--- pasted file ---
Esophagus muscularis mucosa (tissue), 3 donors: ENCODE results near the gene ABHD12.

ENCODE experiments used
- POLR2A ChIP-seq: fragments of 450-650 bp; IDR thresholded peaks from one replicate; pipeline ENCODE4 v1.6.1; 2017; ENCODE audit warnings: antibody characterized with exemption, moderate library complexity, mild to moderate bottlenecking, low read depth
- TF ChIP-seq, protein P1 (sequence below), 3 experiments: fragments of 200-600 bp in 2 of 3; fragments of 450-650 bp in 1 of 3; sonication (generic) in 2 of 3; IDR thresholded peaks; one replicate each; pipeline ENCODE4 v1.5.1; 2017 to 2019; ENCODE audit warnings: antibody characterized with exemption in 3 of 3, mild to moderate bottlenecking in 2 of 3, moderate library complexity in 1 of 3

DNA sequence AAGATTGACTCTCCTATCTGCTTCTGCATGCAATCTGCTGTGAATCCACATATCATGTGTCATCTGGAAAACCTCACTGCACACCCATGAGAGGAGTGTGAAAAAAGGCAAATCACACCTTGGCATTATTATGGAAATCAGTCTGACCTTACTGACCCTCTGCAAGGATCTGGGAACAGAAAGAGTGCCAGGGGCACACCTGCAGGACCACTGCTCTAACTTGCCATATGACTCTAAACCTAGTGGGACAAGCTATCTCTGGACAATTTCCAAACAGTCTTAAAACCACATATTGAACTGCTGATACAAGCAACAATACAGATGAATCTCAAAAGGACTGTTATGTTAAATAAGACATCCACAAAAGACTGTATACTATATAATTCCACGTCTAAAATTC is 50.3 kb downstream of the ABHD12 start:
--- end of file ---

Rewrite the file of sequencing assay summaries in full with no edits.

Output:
Esophagus muscularis mucosa (tissue), 3 donors: ENCODE results near the gene ABHD12.

ENCODE experiments used
- POLR2A ChIP-seq: fragments of 450-650 bp; IDR thresholded peaks from one replicate; pipeline ENCODE4 v1.6.1; 2017; ENCODE audit warnings: antibody characterized with exemption, moderate library complexity, mild to moderate bottlenecking, low read depth
- TF ChIP-seq, protein P1 (sequence below), 3 experiments: fragments of 200-600 bp in 2 of 3; fragments of 450-650 bp in 1 of 3; sonication (generic) in 2 of 3; IDR thresholded peaks; one replicate each; pipeline ENCODE4 v1.5.1; 2017 to 2019; ENCODE audit warnings: antibody characterized with exemption in 3 of 3, mild to moderate bottlenecking in 2 of 3, moderate library complexity in 1 of 3

DNA sequence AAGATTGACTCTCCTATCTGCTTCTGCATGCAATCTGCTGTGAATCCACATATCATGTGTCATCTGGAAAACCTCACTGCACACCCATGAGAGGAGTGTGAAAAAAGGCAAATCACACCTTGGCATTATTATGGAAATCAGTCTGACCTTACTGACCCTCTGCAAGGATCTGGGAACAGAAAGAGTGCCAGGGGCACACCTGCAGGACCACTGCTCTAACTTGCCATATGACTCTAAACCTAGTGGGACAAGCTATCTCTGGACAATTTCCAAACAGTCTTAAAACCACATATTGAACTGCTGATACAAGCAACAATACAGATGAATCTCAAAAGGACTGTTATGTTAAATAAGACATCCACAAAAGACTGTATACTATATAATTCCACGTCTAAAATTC is 50.3 kb downstream of the ABHD12 start: